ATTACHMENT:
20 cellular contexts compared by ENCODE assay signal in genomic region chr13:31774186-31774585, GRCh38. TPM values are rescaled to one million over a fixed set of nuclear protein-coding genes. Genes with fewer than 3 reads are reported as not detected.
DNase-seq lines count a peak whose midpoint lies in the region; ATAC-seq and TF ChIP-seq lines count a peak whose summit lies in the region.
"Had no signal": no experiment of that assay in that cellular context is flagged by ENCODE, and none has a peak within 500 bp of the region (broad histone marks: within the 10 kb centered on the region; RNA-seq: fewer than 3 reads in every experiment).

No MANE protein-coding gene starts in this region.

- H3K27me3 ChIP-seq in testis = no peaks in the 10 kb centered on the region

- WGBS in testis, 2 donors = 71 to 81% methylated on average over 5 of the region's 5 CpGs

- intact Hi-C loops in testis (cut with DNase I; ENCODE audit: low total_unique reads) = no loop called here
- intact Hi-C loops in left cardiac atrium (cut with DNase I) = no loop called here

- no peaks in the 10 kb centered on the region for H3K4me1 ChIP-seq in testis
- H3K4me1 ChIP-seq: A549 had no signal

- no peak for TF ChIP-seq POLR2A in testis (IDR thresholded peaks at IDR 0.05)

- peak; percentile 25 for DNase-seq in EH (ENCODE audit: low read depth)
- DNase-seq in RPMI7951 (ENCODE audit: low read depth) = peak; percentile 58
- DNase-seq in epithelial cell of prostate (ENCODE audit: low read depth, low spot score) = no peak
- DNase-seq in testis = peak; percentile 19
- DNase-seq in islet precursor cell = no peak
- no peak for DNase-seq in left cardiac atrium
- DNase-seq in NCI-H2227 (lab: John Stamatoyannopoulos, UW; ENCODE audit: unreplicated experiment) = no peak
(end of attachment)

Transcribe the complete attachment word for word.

20 cellular contexts compared by ENCODE assay signal in genomic region chr13:31774186-31774585, GRCh38. TPM values are rescaled to one million over a fixed set of nuclear protein-coding genes. Genes with fewer than 3 reads are reported as not detected.
DNase-seq lines count a peak whose midpoint lies in the region; ATAC-seq and TF ChIP-seq lines count a peak whose summit lies in the region.
"Had no signal": no experiment of that assay in that cellular context is flagged by ENCODE, and none has a peak within 500 bp of the region (broad histone marks: within the 10 kb centered on the region; RNA-seq: fewer than 3 reads in every experiment).

No MANE protein-coding gene starts in this region.

- H3K27me3 ChIP-seq in testis = no peaks in the 10 kb centered on the region

- WGBS in testis, 2 donors = 71 to 81% methylated on average over 5 of the region's 5 CpGs

- intact Hi-C loops in testis (cut with DNase I; ENCODE audit: low total_unique reads) = no loop called here
- intact Hi-C loops in left cardiac atrium (cut with DNase I) = no loop called here

- no peaks in the 10 kb centered on the region for H3K4me1 ChIP-seq in testis
- H3K4me1 ChIP-seq: A549 had no signal

- no peak for TF ChIP-seq POLR2A in testis (IDR thresholded peaks at IDR 0.05)

- peak; percentile 25 for DNase-seq in EH (ENCODE audit: low read depth)
- DNase-seq in RPMI7951 (ENCODE audit: low read depth) = peak; percentile 58
- DNase-seq in epithelial cell of prostate (ENCODE audit: low read depth, low spot score) = no peak
- DNase-seq in testis = peak; percentile 19
- DNase-seq in islet precursor cell = no peak
- no peak for DNase-seq in left cardiac atrium
- DNase-seq in NCI-H2227 (lab: John Stamatoyannopoulos, UW; ENCODE audit: unreplicated experiment) = no peak